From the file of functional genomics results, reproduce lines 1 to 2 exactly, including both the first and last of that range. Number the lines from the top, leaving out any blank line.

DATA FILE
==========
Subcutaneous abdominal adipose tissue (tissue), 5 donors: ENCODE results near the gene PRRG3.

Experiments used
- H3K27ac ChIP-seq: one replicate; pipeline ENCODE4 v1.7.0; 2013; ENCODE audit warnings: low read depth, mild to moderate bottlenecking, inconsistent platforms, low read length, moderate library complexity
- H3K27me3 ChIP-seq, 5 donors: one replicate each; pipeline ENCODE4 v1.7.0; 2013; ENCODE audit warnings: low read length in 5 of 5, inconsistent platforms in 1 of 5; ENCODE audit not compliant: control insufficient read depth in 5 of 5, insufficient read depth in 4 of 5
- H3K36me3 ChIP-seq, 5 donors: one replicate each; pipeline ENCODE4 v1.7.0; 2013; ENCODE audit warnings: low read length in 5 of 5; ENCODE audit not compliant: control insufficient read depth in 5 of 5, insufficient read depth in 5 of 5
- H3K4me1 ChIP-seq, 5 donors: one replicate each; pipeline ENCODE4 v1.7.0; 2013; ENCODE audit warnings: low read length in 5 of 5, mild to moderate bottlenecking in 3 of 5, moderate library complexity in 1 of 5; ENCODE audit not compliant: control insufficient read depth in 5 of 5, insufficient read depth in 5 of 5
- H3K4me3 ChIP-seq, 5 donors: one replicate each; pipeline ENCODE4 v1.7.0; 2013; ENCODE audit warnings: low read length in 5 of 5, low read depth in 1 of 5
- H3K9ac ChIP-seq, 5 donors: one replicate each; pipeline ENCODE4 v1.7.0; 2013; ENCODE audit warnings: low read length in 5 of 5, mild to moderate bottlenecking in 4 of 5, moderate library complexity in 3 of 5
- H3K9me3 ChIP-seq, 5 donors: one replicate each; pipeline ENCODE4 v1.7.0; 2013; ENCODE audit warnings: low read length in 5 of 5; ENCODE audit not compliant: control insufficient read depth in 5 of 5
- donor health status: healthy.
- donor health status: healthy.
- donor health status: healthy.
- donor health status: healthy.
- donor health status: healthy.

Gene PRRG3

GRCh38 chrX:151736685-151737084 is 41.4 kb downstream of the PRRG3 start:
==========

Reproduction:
Subcutaneous abdominal adipose tissue (tissue), 5 donors: ENCODE results near the gene PRRG3.

Experiments used